Wisconsin has seen its fair share of odd child support cases in the past few months. In December we wrote about a Wisconsin father who was ordered to stop having more children until he could prove that he could provide for the nine children he’s already fathered. Today, we’ve learned about a Wisconsin judge who has stipulated another unique clause as part of a man’s sentencing.
Judge Eugene Harrington ordered that John Butler must reveal that he is a convicted felon who owes child support within three minutes of meeting any female.
Butler was sentenced to two years probation after he plead no contest in October to felony failure to pay child support for more than 120 days. Although he’ll avoid jail time, Butler has a long list of probation guidelines.
For two years, Butler must:
- Maintain full-time employment
- Make child support payments
- Undergo professional counseling
- Stay sober
- Tell any new female acquaintances that he is a convicted felon who has unpaid child support within three minutes of meeting them.
- Not father any more children until his entire past-due child support has been paid.
The conditions may seem harsh for someone who owes child support payments, but this wasn’t Butler’s first run-in with the law. He has had previous incidents involving drugs, domestic violence, and drinking and driving.
Although Judge Harrington declined to comment on the probation terms, ordering a father to stop having children is becoming more common. The precedent in Wisconsin may have been set in 2001, when a judge ordered a man to stop having children until he paid off his past due child support payments. In their ruling, the court said any “Wisconsin judge can take into account a broad array of factors, including the gravity of the offense and need for protection of the public and potential victims.”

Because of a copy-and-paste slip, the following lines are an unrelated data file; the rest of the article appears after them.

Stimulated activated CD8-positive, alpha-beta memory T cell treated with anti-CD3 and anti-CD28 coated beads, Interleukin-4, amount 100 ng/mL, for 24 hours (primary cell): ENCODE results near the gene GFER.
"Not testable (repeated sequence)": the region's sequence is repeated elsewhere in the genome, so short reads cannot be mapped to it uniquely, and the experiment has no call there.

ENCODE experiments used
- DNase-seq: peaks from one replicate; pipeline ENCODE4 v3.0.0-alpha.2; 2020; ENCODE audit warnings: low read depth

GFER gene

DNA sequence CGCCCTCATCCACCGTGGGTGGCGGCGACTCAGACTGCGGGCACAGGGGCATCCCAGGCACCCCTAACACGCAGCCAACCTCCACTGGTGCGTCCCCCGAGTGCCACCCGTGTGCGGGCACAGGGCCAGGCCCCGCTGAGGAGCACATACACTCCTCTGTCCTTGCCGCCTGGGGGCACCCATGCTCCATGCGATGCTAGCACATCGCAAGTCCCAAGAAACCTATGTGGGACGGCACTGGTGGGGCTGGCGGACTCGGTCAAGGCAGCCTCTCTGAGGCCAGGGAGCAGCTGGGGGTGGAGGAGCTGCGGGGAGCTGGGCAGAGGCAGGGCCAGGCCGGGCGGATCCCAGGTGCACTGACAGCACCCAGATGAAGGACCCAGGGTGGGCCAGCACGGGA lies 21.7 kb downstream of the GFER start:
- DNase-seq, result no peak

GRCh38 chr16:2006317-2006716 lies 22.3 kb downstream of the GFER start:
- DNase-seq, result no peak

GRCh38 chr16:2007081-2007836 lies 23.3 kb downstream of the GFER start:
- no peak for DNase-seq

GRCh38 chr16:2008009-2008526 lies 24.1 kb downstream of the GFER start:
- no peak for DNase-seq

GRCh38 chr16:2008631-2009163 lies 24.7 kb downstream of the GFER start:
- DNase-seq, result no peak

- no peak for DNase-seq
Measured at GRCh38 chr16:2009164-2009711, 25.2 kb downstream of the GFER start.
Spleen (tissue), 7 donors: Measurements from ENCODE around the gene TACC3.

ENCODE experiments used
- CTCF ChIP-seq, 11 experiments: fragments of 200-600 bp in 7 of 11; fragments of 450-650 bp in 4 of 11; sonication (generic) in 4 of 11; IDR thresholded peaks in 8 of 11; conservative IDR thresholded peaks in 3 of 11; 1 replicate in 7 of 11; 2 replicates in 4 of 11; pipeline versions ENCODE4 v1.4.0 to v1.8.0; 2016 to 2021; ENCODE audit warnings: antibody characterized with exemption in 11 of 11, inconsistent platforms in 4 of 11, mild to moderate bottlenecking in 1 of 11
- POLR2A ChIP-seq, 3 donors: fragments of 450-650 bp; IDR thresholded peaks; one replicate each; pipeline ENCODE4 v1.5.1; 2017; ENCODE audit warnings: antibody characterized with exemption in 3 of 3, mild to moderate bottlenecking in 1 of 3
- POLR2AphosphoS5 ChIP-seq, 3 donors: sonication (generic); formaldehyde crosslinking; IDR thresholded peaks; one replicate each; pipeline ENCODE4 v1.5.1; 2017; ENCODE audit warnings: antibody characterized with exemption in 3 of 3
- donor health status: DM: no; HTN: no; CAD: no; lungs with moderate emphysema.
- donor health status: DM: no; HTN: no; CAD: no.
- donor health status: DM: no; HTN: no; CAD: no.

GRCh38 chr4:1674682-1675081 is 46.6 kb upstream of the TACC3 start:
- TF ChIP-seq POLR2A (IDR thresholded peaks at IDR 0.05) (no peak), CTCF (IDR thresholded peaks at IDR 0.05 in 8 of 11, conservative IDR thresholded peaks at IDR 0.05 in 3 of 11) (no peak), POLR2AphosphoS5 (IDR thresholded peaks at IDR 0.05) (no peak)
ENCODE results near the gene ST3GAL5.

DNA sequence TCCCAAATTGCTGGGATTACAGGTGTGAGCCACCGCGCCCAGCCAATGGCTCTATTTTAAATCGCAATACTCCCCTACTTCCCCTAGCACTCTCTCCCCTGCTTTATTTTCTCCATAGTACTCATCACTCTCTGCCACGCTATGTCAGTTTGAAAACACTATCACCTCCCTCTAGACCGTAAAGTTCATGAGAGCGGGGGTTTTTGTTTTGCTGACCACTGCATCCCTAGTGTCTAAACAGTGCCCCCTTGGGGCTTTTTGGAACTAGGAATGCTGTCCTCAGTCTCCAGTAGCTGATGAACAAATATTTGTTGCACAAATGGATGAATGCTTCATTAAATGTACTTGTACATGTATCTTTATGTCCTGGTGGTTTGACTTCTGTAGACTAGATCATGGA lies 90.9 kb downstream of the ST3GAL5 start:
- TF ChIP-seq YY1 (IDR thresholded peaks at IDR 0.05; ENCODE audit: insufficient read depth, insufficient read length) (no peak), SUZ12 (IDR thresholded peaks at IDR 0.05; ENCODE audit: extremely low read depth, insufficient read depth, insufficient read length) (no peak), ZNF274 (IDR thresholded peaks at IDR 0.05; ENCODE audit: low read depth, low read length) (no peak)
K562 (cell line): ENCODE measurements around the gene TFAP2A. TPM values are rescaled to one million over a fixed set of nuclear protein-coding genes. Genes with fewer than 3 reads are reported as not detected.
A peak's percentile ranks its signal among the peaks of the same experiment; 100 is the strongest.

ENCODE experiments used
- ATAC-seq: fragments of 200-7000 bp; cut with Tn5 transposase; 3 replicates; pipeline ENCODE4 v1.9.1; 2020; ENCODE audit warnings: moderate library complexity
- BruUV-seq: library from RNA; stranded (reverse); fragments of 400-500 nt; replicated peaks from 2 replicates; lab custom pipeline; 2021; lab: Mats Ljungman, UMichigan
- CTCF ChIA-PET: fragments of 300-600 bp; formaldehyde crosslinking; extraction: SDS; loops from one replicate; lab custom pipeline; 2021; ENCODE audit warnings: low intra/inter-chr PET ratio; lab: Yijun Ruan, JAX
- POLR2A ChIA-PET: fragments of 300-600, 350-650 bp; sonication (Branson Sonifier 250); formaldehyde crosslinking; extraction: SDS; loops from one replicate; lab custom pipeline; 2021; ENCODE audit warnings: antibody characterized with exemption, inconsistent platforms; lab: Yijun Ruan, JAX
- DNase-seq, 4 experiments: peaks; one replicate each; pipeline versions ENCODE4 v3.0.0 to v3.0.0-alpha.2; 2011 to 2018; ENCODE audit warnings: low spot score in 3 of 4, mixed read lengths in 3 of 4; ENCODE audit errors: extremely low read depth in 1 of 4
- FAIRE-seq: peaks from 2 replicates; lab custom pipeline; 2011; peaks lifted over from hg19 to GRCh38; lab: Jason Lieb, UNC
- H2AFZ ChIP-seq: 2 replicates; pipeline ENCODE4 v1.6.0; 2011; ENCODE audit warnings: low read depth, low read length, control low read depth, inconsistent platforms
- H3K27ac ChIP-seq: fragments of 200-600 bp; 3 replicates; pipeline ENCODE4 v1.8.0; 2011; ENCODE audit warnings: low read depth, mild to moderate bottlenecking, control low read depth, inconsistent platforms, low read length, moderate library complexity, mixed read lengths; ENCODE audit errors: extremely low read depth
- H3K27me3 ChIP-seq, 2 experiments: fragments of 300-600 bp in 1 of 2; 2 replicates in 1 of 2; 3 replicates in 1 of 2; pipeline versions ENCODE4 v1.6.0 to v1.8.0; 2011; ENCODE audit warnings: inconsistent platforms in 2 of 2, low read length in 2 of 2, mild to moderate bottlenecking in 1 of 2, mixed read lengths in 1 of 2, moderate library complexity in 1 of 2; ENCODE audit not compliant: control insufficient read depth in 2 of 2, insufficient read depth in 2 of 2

By ordering Butler not to have any more children, the court is looking out for the best interests of any future children. While it’s unknown how involved Butler is in his children’s lives, it is clear that he isn’t providing the necessary financial support. Hopefully this sentence will help him get his life back on track, for his sake and for his children’s sake.
Family Law Attorney Amanda Crain comments
While this Wisconsin case is very unique, sometimes there is a need for the court to get “creative” to enforce compliance with a child support order. Minnesota courts have yet to take such a strong position on a parent’s failure to pay child support.
In Minnesota, a parent’s failure to make child support payments can result in a revocation of that parent’s passport, driver’s license, and recreational license. The court may also order that a parent turn over their tax returns or even intercept the returns without that parent’s consent. As a last resort, the parent may be ordered to spend time in jail for failure to pay child support.
Related source: Duluth News Tribune